Every Monday through Friday, we deliver a different song as part of our Song of the Day podcast subscription. This podcast features exclusive KEXP in-studio performances, unreleased songs and recordings from independent artists that our DJs think you should hear. Each and every Friday we offer songs by local artists. Today’s selection, featured on the Afternoon Show with Kevin Cole, is “The Road” by Frank Turner from the 2009 album Poetry Of The Deed on Epitaph.
Folk-punk. Yes, indeed kiddies, folk-punk is what we have on tap today in the form of the lovely Mr. Frank Turner. Born in London proper, the wee laddie version of Frank Turner got his start like many of us did overdosing on punk rock music, crumpets and chimney sweeps. Okay certainly the first, maybe the second but the third is unlikely. Sorry, my best friend traveled to England once and we liked to joke around about him finding his way there, becoming a chimney sweep and what not. Anyway, nonsense... back to Frank....
First as part of Kneejerk followed by the late-blooming hardcore band Million Dead (with current members of Who Owns Death TV, Palehorse, Queen of Swords and Armed Response Unit), Turner cut his teeth on touring and recording, eventually finding his way stitching together punk-influenced anthems on his own.
I find it rather fitting (perhaps you will too?), listening to “The Road,” that his most recent album, Poetry of the Deed, was released in cahoots with the ever-expanding Epitaph Records. Yes-sir-ee-bob, Epitaph Records, home of Bad Religion, The Offspring and Pennywise seem the perfect match for this hook-happy acoustic punk. Indeed Turner has cited Epitaph Godfather and guitarist Brett Gurewitz’s Bad Religion as a major influence and The Offspring’s Smash as one of the first records he ever bought (it happens to the best of us -– I saw them live once -- pre-braids but still, ugh). You can hear it in his songs too –- particularly the Bad Religion influence, circa How Could Hell Be Any Worse and Suffer. Turner echoes the beautiful beginnings of what would become mainstream soda-pop-punk: freshly forceful and easy to get caught in your head these tracks will remind you of those wide-eyed earlier days when you were still learning about music. Come to think of it those days are still happening. Joy.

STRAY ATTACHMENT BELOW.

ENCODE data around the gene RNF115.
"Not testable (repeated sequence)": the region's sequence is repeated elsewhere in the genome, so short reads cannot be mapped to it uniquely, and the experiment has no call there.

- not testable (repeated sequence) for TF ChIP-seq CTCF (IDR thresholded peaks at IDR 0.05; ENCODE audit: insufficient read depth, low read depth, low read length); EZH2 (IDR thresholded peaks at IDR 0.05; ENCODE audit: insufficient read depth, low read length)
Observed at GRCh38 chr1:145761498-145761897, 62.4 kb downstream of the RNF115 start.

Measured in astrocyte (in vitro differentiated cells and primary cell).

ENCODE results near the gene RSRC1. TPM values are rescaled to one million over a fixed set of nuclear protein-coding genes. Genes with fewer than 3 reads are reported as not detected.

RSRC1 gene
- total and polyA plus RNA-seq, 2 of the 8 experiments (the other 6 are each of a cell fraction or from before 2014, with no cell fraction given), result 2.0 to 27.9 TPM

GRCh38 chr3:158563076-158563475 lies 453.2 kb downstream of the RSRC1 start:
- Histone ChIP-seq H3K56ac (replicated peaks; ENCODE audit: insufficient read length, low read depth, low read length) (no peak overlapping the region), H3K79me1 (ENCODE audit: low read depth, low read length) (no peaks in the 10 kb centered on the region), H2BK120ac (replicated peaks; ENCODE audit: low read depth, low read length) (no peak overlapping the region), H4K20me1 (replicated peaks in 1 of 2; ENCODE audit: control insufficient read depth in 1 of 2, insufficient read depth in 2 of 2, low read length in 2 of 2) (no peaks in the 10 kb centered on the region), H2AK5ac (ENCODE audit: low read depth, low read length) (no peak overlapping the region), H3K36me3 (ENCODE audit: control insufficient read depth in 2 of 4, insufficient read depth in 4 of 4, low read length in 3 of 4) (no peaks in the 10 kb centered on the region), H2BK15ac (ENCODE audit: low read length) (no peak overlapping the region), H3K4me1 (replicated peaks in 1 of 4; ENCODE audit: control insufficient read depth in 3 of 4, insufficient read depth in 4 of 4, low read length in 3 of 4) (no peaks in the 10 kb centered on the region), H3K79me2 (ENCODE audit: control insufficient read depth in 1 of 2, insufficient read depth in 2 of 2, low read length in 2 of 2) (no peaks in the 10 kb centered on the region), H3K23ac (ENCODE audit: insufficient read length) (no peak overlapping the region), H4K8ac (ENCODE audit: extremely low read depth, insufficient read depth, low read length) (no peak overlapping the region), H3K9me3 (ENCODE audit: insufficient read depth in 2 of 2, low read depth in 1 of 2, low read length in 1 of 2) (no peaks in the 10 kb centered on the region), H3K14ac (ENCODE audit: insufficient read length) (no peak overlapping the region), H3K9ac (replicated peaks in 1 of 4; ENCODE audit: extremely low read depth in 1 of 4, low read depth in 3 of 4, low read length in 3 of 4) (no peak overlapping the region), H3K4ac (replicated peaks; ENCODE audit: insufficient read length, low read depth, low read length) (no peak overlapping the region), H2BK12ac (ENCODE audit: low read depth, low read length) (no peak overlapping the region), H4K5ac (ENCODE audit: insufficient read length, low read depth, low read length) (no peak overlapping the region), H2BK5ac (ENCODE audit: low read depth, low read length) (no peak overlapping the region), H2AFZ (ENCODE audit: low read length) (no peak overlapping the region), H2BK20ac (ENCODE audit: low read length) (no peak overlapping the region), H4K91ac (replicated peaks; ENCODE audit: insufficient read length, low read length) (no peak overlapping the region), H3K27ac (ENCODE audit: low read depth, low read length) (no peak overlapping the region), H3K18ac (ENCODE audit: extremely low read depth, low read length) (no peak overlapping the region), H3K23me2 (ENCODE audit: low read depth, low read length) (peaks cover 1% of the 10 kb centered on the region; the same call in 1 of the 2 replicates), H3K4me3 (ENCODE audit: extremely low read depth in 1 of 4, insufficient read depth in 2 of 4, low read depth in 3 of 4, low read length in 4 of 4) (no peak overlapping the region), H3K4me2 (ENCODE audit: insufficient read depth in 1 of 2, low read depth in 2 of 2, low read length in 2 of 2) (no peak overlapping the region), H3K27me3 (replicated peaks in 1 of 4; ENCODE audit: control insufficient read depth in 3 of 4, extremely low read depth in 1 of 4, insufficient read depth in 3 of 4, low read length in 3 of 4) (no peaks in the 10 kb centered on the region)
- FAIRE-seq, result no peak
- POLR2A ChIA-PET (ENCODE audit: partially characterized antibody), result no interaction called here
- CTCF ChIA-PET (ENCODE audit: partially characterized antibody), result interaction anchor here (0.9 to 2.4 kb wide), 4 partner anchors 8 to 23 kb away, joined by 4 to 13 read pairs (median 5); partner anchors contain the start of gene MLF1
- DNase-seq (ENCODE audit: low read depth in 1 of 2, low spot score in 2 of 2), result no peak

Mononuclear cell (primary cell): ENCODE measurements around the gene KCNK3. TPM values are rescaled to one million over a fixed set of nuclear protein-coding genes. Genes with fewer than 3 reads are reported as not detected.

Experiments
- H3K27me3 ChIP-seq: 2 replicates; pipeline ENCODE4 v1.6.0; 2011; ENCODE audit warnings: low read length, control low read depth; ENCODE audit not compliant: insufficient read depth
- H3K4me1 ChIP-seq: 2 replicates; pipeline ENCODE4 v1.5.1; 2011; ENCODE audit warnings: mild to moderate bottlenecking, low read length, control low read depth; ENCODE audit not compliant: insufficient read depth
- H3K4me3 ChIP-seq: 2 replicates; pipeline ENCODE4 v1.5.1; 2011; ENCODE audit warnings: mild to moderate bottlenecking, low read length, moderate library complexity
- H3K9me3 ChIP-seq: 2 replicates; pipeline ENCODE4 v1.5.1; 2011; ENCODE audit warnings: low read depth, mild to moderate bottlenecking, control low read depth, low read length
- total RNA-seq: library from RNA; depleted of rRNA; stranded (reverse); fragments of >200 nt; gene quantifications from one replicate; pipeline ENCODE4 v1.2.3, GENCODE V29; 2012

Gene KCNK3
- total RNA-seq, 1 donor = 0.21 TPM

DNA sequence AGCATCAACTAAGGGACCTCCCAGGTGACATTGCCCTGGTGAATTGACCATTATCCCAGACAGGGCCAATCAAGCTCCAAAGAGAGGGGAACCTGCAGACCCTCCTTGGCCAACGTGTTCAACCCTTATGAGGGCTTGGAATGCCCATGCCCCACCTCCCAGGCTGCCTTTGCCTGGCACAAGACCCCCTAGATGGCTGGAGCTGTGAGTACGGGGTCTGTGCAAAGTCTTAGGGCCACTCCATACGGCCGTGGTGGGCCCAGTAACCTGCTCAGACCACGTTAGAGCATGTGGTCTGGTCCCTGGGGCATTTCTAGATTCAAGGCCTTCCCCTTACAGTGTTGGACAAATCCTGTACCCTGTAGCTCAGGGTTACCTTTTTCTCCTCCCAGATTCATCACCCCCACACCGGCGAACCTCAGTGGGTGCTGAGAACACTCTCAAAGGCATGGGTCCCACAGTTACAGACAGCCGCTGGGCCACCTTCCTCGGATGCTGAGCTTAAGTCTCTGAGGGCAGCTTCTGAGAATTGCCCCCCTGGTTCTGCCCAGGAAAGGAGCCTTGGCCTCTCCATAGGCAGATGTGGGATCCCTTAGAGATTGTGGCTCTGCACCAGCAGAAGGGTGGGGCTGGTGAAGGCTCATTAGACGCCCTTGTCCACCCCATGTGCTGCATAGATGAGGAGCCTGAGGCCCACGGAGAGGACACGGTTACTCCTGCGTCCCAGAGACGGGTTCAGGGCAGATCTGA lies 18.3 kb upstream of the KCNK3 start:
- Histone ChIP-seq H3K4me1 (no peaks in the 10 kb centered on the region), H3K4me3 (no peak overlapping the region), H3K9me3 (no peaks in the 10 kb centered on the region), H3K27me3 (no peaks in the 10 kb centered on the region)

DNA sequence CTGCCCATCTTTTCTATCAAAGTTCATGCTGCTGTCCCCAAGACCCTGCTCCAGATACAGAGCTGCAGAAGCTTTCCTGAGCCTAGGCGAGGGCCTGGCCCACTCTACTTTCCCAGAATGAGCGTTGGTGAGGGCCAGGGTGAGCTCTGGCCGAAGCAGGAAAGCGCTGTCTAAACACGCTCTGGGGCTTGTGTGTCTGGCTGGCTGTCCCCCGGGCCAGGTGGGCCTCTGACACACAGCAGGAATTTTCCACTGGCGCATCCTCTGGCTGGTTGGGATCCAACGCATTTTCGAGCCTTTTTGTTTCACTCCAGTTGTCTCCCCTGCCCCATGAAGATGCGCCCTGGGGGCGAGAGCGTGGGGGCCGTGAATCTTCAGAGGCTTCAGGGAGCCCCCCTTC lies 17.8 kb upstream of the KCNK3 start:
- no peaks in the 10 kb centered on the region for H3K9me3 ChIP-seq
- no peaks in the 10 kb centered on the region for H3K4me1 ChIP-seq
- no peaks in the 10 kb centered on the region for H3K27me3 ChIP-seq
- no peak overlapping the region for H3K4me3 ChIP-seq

Frank Turner has an extensive tour already booked for 2010, with no Seattle date as yet included (though there is certainly still room in schedule to slot in a few Northwest appearances). Check his MySpace page for details and updates, and read more about Frank on Chris Estey’s preview for his previous Seattle show this past September. For now, enjoy his latest video, for the title track of the new album, recorded live: